Medical Marijuana

Feds want to ban medical pot references at trial

Category: Medical Marijuana | Posted on Mon, September, 5th 2011 by THCFinder
Another awful case where the state laws are just being thrown out like they never existed in the first place. What ever happened to letting states govern theirselves? 
HELENA, Mont. (AP) — Federal prosecutors pursuing drug charges against Montana medical marijuana operators want to keep jurors from hearing any evidence at trial about the state's medical pot law or whether the operators were complying with it.
U.S. Department of Justice attorneys have made motions in at least two cases stemming from federal raids on dozens of pot operations this spring, asking those judges to forbid any testimony or evidence at trial about medical marijuana or related issues involving state and federal laws.
"Montana's medical marijuana laws have no relevance to the present prosecution, which consists of various charges the defendants violated federal law in relation to a marijuana manufacture and distribution scheme," Assistant U.S. Attorney Joseph Thaggard wrote in an August court filing.
The question will go unanswered in one case, after Ryan Blindheim and Evan Corum of the Black Pearl dispensary in Olney recently pleaded guilty — Blindheim to a charge of conspiracy to manufacture marijuana and both to money laundering charges.
But attorneys for a Miles City family of medical marijuana operators plan to fight the prosecutors' attempt to keep the question of what's allowed under Montana's medical marijuana law out of their trial.


Delawares medical marijuana laws slowly to a crawl...

Category: Medical Marijuana | Posted on Sun, September, 4th 2011 by THCFinder

The delay could last until 2013 before Delaware see's it's medical marijuana program take effect. Hopefully the stall doesn't last another 18 months and things move foward for medical marijuana patients in need of their medication.

Delaware's new medical marijuana law is so loaded with red tape that experts in other states predict it could be at least 18 months before people who are seriously ill or suffering from chronic pain can obtain pot legally here.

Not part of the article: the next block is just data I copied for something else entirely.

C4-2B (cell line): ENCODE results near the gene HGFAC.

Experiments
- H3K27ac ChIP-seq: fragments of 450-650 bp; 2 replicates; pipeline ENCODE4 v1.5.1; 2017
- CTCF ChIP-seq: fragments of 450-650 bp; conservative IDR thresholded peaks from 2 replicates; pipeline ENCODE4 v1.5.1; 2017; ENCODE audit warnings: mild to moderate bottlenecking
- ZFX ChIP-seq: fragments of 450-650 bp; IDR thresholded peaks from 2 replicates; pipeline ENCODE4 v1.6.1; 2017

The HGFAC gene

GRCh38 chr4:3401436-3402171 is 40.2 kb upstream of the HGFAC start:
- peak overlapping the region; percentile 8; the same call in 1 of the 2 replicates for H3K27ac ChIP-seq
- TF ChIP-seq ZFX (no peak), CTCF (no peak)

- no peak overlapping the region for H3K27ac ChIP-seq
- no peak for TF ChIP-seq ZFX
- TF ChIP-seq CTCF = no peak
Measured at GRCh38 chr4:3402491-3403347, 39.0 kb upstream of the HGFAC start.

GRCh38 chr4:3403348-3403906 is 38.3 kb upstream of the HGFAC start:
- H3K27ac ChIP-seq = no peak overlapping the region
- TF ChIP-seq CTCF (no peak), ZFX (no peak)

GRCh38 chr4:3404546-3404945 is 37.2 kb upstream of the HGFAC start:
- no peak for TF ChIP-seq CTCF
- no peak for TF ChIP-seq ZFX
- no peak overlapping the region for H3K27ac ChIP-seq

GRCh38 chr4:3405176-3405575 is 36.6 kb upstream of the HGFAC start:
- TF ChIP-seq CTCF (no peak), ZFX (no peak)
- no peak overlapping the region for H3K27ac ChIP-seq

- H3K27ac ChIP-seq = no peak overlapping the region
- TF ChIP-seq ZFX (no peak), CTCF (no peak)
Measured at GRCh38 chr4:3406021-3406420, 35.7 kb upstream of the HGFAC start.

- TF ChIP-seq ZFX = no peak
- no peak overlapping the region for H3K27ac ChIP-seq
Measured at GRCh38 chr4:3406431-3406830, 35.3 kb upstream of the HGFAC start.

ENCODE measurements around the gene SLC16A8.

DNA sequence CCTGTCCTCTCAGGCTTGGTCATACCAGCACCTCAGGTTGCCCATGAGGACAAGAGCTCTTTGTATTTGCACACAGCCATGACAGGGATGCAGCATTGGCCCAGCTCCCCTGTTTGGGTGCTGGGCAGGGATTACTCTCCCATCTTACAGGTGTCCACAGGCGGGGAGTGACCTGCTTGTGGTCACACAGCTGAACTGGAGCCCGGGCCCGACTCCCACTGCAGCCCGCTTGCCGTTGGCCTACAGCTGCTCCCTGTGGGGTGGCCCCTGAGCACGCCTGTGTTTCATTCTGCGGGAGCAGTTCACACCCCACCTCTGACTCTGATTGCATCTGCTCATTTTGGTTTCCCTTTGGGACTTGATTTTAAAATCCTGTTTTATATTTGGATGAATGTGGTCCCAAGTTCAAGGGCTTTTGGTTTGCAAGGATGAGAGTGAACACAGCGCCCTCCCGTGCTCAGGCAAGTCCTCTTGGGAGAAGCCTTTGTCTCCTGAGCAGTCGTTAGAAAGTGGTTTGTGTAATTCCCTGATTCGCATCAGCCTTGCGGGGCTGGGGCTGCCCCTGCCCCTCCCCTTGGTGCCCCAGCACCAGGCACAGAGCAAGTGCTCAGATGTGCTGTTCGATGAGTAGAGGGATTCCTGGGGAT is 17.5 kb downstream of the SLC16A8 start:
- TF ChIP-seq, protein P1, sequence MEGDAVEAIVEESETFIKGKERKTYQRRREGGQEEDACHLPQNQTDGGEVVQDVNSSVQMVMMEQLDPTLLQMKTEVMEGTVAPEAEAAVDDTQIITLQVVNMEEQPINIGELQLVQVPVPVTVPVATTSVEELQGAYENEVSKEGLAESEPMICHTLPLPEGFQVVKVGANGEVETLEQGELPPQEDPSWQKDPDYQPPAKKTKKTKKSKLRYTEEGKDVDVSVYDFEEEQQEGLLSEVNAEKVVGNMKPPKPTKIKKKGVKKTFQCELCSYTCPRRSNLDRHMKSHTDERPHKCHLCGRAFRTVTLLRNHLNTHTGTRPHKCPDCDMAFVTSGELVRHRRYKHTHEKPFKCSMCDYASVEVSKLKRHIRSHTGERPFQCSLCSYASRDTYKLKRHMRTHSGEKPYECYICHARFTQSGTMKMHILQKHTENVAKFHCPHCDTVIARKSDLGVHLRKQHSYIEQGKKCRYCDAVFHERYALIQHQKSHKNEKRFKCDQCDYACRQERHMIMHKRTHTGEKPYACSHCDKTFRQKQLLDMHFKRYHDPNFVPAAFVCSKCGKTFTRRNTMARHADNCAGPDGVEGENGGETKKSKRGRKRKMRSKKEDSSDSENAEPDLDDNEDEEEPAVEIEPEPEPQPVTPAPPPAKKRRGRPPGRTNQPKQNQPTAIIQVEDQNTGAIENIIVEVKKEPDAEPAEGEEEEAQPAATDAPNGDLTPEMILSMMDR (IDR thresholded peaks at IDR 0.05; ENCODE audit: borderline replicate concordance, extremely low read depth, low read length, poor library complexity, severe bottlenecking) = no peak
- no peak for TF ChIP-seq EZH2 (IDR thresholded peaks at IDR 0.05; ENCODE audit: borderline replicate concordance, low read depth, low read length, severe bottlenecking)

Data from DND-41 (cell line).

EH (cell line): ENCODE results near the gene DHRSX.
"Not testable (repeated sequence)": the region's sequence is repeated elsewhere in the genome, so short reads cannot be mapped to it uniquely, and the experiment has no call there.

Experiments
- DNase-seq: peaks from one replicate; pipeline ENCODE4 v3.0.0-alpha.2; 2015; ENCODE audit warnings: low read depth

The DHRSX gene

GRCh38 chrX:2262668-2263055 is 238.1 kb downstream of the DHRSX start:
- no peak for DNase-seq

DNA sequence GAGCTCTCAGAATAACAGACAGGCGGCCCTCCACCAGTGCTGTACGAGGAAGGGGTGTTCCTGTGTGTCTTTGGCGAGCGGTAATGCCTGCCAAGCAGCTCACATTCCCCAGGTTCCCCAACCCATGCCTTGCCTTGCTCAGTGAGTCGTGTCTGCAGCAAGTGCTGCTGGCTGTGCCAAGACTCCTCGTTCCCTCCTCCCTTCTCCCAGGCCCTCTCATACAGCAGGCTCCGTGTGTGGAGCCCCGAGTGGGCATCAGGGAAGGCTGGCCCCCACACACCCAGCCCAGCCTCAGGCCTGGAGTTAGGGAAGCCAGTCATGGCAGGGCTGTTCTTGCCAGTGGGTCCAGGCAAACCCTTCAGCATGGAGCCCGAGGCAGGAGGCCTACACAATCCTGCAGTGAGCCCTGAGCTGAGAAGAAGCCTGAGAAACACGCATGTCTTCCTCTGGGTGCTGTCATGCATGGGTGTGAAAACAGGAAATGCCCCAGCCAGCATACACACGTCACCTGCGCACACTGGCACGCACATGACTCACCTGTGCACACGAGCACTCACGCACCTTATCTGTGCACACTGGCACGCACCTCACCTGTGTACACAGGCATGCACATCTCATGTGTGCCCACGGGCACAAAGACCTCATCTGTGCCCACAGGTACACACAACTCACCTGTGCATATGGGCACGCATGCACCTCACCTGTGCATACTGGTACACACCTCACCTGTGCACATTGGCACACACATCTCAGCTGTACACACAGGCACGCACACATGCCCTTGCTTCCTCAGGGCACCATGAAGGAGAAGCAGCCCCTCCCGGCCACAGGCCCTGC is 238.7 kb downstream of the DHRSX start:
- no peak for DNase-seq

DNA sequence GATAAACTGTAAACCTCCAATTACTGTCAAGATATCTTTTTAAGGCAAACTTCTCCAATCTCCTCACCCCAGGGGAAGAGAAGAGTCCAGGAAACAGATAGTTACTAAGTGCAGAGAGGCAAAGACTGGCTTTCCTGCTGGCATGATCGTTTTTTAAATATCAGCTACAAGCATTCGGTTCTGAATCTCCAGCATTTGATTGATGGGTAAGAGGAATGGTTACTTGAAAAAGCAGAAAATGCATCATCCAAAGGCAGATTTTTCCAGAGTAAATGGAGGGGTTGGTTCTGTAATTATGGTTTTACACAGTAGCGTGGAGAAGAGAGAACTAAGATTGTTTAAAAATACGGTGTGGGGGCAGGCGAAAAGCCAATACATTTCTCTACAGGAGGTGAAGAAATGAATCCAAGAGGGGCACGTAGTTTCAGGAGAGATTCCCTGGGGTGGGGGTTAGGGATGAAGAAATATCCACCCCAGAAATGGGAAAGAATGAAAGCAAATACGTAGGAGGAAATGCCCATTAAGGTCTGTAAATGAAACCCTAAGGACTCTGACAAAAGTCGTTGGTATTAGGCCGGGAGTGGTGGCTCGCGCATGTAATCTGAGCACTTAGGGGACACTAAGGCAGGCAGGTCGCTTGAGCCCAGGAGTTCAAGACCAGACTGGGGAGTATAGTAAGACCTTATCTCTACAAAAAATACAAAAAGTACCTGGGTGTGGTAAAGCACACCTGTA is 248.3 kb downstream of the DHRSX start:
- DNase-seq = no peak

Experiences of advocates in other states who have ventured into the risky business of growing and distributing a drug the federal government still deems illegal illustrate the bureaucratic hurdles that lie ahead.
Medical marijuana operators across the country say there are tremendous financial, logistical, societal and bureaucratic issues to resolve before marijuana seeds can even be planted legally.
Delaware's law, Senate Bill 17, requires the Department of Healthand Social Services to start seeking applications for operating three medical marijuana dispensaries by July 1, 2012, and issue licenses to the highest-scoring applicants in each county six months later.
If state officials use the entire 18 months allotted under the law, it could be spring 2013 before the first crop of marijuana buds are ready to be harvested, experts say.


Patient: Closing medical marijuana dispensary would be a 'disaster'

Category: Medical Marijuana | Posted on Fri, September, 2nd 2011 by THCFinder
Medical Marijuana patients need their medication!
Kenneth Mandeville, 60, has degenerative disc disease and walks with a cane. His condition, he said, sends pain down his legs all the time that feels like “fire ants.”
Mandeville, of Albion, was among around a half dozen medical marijuana patients who stopped by People’s Choice Alternative Medicine Thursday morning across the street from Michigan Stadium in Ann Arbor.
An reporter sat in the lobby for an hour and a half to talk to patients about their choice to get marijuana from the dispensary.
People’s Choice partners say they operate a non-profit that takes donations for services and doesn’t sell medical marijuana. A Michigan Court of Appeals ruling on Aug. 23 made the sale of marijuana at dispensaries illegal in the eyes of the state. The establishments can be shut down under a state public nuisance law, according to state Attorney General Bill Scheutte. Ann Arbor is reviewing a new zoning and licensing process in light of the court's ruling.
Mandeville said he takes medical marijuana for migraines and the leg pain.
Ingesting marijuana that’s baked or cooked into food “really takes the pain away — for two or three days,” he said. “I use less of my prescription pain medicine.”


Is Californias new pot law good or bad for the industry?

Category: Medical Marijuana | Posted on Fri, September, 2nd 2011 by THCFinder

Organizations are leaning on NO after this bill was just recently signed by Jerry Brown. With the passage of AB 1300, Cities and Counties are now allowed to completely ban and get rid of Dispensaries and cooperatives if they deem it necessary which many have already begun doing.


This goes against what California voters wanted when they passed prop 215 in 1996. If cities have the right to ban dispensaries and collectives then they are simply forcing medical patients to go to the streets to obtain their medication. We have never seen a city or county ban a CVS or Albertsons or any other place that people can go to pick up their medication so why are they pushing to close dispensaries that do the exact same thing?